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/etc/*logout*

Posted on 2002-05-07
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Last Modified: 2013-12-26
Does anybody know of the equivalent functionality of csh's /etc/csh.logout (assuming that no user has /etc as home directory, and that no user can modify the corresponding file) for
  1) bash
  2) ksh
  3) pdksh
  4) sh

(I'll give points for each shell)
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Question by:ahoffmann
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by:griessh
ID: 6997965
No logout for ksh (at least I have never heard of it)

bash:      ~/.bash_logout
csh/tcsh   ~/.logout

but none of them has protected logout files.

======
Werner
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by:ahoffmann
ID: 6998205
Werner, files in ~ are not protected, that's why I asked.

csh/tcsh use /etc/csh.logout, slowly I begin to understand why I use these two since roughly 20 years :-))
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by:griessh
ID: 6999351
I understood that very well when I read your question, asking myself: what does he want?

When I started digging deeper, and I recognognized that there is NO mechanism like that in ksh and what
the possibilities were if it had it, I was tempted to switch over to tcsh right away :-). I just fear,
my groups whole environment relies way too much on ksh ...

=====
Werner
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by:ahoffmann
ID: 6999477
> .. NO mechanism like that in ksh ..
which one do you mean? or did you mean csh/tcsh?

BTW, off topic here: ksh has some more dragons to beat :-o
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by:yuzh
ID: 7000561
You can force ksh to use .logout (make it behave like Csh)
by putting the following in the .profile:

trap `. ~/.logout` EXIT
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by:ahoffmann
ID: 7000625
yuzh, even if there're ksh implementation which work this way, it's a useless effort 'cause the user always can remove files in ~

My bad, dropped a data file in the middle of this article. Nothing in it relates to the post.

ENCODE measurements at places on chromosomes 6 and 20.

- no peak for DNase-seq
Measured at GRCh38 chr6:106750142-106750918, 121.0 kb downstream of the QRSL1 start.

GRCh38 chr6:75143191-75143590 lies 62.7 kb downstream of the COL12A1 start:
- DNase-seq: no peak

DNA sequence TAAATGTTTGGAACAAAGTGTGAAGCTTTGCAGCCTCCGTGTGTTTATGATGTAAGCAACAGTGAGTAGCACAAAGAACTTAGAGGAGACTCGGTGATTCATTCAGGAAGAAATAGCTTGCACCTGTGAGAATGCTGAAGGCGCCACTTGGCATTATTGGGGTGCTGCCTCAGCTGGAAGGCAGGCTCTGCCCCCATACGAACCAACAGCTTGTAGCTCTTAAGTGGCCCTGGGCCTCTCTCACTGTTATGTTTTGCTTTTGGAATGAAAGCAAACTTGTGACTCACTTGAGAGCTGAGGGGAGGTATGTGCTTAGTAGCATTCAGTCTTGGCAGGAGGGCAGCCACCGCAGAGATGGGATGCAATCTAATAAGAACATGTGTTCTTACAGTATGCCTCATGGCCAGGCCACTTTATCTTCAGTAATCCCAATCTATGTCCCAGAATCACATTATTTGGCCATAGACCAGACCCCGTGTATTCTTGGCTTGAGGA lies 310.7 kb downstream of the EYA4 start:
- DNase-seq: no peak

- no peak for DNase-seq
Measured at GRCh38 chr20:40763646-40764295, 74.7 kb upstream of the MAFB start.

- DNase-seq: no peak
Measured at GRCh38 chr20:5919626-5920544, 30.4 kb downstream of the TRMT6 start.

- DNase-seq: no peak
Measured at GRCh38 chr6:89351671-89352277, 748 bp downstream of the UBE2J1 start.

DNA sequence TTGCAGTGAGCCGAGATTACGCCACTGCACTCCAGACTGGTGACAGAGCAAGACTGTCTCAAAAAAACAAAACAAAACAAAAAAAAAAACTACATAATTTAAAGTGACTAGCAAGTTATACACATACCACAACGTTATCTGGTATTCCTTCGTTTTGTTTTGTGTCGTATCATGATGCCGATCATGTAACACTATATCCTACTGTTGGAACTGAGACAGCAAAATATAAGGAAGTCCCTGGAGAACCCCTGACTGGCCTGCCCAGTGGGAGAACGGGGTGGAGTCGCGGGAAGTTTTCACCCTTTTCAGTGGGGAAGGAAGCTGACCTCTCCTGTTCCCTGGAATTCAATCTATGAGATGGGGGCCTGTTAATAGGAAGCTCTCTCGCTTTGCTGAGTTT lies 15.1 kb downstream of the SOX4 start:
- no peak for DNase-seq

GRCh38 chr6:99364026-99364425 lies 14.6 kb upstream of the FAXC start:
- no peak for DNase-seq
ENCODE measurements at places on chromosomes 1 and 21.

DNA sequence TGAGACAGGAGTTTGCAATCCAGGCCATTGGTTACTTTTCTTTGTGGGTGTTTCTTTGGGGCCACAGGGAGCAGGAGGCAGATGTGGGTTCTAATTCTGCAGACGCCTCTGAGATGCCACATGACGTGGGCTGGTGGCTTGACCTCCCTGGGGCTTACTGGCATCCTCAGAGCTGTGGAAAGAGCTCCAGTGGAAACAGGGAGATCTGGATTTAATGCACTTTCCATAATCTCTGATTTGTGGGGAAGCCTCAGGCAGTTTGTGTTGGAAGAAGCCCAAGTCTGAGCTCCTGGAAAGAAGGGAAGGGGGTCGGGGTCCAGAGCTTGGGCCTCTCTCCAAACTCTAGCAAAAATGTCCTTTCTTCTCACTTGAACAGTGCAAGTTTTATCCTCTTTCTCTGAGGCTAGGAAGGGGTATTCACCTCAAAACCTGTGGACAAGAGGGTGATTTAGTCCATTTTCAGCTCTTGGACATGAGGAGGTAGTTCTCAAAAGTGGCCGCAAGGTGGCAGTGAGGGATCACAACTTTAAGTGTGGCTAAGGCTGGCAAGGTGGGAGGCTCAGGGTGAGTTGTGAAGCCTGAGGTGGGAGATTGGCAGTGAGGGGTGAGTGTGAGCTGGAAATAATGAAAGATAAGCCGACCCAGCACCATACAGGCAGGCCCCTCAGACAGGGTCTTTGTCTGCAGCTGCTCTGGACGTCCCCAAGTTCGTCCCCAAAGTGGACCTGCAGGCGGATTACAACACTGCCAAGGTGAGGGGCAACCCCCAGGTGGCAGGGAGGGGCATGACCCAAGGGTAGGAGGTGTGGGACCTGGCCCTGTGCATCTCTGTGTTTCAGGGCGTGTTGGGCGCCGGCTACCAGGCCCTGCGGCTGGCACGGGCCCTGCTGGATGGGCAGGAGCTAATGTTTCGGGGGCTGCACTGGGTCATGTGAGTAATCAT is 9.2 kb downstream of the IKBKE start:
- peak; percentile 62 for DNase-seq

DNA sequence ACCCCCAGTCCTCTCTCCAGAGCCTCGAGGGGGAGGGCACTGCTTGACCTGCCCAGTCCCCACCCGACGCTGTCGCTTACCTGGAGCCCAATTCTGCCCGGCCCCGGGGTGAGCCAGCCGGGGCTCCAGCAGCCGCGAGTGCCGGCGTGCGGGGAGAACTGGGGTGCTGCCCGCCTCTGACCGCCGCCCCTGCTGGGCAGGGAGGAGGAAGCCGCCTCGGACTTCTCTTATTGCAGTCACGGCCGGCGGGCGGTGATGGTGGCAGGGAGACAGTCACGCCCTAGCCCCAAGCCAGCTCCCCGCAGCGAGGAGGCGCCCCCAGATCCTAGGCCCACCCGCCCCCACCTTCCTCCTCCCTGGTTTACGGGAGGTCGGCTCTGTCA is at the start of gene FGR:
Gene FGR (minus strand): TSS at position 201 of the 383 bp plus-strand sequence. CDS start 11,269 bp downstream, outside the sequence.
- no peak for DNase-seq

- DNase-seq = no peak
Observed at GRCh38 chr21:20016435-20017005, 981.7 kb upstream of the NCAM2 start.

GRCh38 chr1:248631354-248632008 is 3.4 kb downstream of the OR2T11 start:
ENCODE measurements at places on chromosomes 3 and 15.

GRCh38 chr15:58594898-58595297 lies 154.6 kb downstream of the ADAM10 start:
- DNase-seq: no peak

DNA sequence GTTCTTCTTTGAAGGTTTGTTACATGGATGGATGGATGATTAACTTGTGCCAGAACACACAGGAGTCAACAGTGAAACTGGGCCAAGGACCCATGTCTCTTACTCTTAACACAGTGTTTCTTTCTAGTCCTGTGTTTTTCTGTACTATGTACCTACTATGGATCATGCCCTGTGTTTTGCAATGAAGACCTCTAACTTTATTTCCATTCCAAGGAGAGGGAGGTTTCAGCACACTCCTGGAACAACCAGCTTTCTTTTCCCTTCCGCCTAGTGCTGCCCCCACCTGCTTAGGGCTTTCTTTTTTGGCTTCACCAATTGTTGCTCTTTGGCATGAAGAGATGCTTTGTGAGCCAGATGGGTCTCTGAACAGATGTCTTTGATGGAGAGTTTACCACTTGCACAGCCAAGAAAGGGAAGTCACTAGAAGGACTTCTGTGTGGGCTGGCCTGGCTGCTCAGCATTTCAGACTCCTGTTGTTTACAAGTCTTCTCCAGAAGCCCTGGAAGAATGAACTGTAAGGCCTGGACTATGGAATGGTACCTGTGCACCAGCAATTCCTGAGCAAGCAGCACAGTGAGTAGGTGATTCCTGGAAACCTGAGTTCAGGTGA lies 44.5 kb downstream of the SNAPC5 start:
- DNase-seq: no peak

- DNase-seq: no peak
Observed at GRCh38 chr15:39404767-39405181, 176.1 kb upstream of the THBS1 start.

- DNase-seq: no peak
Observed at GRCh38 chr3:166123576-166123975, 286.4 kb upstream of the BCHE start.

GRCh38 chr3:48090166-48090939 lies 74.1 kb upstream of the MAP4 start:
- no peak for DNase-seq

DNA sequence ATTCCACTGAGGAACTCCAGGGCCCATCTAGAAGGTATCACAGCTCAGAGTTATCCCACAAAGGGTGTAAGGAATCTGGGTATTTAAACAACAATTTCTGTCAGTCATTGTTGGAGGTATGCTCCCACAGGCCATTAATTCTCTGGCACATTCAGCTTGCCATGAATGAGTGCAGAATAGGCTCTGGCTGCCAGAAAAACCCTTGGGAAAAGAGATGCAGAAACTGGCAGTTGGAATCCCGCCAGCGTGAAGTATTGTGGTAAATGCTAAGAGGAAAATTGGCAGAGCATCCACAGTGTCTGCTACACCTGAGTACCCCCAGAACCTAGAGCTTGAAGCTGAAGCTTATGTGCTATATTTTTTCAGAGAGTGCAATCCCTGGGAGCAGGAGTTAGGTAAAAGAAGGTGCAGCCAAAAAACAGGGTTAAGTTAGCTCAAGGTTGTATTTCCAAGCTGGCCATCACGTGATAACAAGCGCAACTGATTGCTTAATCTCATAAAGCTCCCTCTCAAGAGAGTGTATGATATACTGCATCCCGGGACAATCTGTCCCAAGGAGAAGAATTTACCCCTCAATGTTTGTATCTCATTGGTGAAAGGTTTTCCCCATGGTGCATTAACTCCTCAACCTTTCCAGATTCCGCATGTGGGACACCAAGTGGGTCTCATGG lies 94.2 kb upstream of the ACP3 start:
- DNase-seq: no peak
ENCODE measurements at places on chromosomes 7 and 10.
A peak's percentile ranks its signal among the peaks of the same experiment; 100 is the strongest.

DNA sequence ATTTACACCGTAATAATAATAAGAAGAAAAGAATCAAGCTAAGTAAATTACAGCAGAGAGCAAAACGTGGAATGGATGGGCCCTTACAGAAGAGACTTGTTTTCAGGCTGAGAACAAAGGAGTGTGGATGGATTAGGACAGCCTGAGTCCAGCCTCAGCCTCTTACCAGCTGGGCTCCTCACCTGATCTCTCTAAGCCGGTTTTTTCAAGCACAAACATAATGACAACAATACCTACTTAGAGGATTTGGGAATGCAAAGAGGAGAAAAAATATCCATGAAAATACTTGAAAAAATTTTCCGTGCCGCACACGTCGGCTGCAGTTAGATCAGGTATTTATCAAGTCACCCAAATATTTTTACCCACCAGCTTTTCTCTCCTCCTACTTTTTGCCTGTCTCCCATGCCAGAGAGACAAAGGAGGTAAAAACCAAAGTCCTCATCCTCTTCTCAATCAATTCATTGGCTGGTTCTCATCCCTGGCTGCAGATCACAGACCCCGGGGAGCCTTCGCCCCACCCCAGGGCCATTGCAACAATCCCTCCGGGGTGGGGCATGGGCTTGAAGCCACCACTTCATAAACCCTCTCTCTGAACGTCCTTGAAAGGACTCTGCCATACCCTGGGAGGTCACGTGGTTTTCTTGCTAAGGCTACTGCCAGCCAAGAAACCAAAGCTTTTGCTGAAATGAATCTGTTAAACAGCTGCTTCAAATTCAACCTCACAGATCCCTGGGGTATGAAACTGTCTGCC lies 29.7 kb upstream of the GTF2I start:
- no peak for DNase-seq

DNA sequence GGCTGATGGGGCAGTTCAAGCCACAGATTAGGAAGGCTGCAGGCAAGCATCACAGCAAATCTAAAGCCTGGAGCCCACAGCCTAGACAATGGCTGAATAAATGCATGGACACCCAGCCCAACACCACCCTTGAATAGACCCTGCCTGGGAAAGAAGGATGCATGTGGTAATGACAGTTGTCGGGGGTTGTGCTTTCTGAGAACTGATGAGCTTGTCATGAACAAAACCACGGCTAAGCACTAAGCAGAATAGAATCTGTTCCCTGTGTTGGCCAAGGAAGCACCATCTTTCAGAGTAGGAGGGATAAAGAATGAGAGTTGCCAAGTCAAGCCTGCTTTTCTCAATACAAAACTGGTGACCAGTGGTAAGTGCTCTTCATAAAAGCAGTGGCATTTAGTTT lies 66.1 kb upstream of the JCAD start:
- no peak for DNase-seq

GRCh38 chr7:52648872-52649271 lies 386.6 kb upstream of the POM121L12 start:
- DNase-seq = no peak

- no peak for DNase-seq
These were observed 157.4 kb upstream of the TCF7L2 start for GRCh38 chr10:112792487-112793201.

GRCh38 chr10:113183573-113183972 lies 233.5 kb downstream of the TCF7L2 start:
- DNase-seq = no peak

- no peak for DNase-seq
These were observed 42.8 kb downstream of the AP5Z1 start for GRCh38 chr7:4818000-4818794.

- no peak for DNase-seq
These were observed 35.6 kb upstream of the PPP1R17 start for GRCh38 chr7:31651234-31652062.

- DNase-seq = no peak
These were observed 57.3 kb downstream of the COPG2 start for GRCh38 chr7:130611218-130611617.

Also keep in mind that ksh does not execute .profile when not a login shell (depending on implementation)

Thanks anyway, it's a nice trick will not be understood by unexperianced users :-)
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by:yuzh
ID: 7000720
ahoffmann, it is not the native ksh implementation. I've got
the "trap" come out off my head when I was writting the comment, to make it behave like csh/tcsh.

I agreed with you, when ksh is not the login shell the .profile is not read, and the user can modify it.

how about write a wrapper for ksh?

It is tough to do it with ksh.
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by:ahoffmann
ID: 7000763
yuzh, thanks for hints.
I know how to write wrappers, tweaking /etc/profile etc. so that at least for unexperianced users happens what admins want ;-)

I'm searching for a simple soltion (like /etc/csh.logout, even the trap one would be sufficient), which could be installed easily on several platforms.
Unfortunately I experianced that ksh becomes more and more a dragon :-(

I was not shure if my impression that most shells do not have a similar feature. I'm also to lazy to read through all the man-pages (which I've done to often last years), to find the sentence: not possible.

I also expect the amswer: not possible.
But seems that most people, just like me, are not 100% shure about this.
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by:yuzh
ID: 7001314
Unfortunately, each shell has their own implementation. not all the command 100% compatible. Think abou the ulimit and limit command between ksh and csh/tcsh, the syntax different. I hope we can get around with them.

I do understand how you feel, I face the same type of problem sometime.

I hnow you can write wrappers. good luck with this one.


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Accepted Solution

by:
elfie earned 50 total points
ID: 7010823
You could give the users a new shell which works like a wrapper.

use as shell /usr/bin/ksh.logout. This script could containd first call /usr/bin/ksh and then you could execute your 'logout script'.
Not 100% what you want, but this way users can't avoid executing the 'logout' logic.
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by:ahoffmann
ID: 7097288
I'll keep this question open for more suggestions, still hope that some more experts join ...

Anyway, think that griessh's "no logout for ksh" is the most complete answer so far.
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by:griessh
ID: 7097354
Yep! You got me interested in that logout file ... I did some research and digging ... couldn't come upwith anything new.

======
Werner
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by:ahoffmann
ID: 7319923
#! /bin/sh
/usr/bin/ksh; exec /etc/ksh.logout

# was the most sufficient solution, and it's hard to break in, and it's more robust when using a restricted shell
# BTW, this way it works for most shells too
# simple, isn't it ;-)
THANKS.
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